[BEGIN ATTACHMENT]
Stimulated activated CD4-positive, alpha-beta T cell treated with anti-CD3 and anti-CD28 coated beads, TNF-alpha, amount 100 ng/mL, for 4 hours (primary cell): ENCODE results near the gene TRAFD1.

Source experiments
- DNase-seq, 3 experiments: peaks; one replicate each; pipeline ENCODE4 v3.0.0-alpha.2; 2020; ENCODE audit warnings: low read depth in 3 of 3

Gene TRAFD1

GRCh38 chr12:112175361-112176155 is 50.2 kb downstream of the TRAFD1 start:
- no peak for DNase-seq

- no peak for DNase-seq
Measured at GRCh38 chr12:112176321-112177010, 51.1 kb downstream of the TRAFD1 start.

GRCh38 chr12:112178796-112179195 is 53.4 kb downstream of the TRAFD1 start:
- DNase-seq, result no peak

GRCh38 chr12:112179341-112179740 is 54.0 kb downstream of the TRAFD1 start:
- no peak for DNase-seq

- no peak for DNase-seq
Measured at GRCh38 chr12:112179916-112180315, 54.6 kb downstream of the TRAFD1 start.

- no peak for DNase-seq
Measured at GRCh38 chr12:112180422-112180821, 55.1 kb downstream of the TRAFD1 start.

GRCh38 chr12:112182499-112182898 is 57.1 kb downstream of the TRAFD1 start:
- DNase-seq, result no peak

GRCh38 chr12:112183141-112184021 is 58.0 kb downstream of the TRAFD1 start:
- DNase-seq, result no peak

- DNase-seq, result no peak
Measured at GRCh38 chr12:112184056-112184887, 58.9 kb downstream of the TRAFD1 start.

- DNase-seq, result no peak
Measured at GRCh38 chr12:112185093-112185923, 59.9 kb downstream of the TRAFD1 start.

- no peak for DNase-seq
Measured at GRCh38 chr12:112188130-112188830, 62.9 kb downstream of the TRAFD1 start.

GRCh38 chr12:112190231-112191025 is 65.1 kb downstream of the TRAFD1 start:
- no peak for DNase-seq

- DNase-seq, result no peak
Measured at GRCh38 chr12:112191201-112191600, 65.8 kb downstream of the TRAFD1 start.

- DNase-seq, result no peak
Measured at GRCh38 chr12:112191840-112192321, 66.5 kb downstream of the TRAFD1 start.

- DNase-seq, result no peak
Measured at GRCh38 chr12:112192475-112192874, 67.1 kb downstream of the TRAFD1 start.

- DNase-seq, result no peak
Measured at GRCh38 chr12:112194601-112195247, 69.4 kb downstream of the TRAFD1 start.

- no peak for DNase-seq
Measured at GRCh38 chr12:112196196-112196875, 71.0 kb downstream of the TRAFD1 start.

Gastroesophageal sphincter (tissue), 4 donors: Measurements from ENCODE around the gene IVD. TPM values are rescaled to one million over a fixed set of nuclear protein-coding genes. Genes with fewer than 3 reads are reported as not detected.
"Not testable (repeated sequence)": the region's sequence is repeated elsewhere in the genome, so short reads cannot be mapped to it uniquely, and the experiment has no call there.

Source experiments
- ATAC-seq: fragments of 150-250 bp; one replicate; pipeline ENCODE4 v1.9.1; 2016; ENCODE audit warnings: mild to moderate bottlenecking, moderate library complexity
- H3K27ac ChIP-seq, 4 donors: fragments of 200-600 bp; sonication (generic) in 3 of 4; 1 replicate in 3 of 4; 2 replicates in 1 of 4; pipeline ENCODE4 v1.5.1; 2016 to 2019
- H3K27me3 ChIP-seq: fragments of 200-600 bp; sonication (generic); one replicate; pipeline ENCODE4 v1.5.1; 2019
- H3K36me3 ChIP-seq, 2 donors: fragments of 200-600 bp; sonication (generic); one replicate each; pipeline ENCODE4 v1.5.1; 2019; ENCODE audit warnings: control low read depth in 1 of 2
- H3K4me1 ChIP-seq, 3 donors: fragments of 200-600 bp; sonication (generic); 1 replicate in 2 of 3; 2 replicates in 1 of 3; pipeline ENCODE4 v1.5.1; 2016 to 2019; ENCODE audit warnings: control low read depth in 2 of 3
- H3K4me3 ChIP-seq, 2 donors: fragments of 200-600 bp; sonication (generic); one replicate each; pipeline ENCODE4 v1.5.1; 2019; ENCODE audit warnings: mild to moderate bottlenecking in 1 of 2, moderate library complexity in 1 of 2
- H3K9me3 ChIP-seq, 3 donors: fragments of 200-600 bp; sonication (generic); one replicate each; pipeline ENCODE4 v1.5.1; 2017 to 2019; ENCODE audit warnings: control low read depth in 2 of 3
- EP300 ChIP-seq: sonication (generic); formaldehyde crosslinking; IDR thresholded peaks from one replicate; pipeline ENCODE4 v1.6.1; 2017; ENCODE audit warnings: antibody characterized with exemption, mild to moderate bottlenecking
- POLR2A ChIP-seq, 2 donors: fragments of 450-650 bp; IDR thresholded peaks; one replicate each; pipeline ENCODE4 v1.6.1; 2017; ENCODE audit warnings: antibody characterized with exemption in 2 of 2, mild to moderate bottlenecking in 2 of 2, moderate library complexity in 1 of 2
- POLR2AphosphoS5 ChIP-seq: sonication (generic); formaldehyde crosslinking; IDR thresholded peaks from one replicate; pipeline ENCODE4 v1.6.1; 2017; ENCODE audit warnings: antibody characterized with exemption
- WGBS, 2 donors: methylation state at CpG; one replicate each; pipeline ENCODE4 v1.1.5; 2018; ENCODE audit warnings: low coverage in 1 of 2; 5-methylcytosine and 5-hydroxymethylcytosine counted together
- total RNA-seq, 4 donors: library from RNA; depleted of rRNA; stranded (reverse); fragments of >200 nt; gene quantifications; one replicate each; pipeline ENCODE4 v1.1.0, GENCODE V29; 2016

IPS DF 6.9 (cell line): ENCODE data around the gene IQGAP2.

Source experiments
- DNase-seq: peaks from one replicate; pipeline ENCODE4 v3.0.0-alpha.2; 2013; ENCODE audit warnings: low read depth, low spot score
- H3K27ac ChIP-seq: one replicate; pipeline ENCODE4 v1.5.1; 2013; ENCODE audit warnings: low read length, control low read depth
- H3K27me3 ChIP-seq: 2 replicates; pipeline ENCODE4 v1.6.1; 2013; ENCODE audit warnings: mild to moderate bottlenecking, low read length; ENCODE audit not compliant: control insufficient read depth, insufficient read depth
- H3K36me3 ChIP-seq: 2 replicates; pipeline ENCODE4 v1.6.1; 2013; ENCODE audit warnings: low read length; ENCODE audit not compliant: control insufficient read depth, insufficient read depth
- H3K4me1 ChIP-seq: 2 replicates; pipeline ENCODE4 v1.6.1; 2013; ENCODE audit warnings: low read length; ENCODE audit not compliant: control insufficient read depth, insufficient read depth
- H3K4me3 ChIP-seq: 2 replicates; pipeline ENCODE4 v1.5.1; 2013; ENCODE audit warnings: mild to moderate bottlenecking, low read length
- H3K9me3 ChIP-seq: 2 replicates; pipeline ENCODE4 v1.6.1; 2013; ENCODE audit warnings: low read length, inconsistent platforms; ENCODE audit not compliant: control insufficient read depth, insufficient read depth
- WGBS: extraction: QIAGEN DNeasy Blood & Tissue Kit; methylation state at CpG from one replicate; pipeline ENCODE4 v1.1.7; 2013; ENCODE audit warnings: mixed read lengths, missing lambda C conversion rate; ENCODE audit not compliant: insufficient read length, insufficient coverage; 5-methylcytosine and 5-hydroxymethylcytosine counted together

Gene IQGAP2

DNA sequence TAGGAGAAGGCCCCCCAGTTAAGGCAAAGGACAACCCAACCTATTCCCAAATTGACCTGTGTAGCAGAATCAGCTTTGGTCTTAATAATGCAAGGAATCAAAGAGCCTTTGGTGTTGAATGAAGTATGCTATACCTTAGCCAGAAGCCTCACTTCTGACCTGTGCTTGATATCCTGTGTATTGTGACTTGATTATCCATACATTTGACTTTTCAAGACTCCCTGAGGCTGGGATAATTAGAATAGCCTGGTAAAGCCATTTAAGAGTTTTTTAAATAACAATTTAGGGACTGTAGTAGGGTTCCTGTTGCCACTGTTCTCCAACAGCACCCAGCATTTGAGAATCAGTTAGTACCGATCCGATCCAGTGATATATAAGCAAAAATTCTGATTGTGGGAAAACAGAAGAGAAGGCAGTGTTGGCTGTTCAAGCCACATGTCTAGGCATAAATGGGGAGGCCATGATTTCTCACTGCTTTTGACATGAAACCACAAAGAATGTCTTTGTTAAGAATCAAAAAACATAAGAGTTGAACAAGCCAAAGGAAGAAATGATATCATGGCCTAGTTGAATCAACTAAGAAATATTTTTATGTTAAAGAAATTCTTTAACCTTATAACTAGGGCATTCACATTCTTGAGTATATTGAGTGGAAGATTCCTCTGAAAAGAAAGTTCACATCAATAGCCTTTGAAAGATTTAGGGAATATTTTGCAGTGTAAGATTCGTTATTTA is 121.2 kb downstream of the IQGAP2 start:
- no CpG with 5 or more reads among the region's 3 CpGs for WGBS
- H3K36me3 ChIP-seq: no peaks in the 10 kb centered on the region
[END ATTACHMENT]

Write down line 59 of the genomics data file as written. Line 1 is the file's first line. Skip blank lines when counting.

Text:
- H3K36me3 ChIP-seq: 2 replicates; pipeline ENCODE4 v1.6.1; 2013; ENCODE audit warnings: low read length; ENCODE audit not compliant: control insufficient read depth, insufficient read depth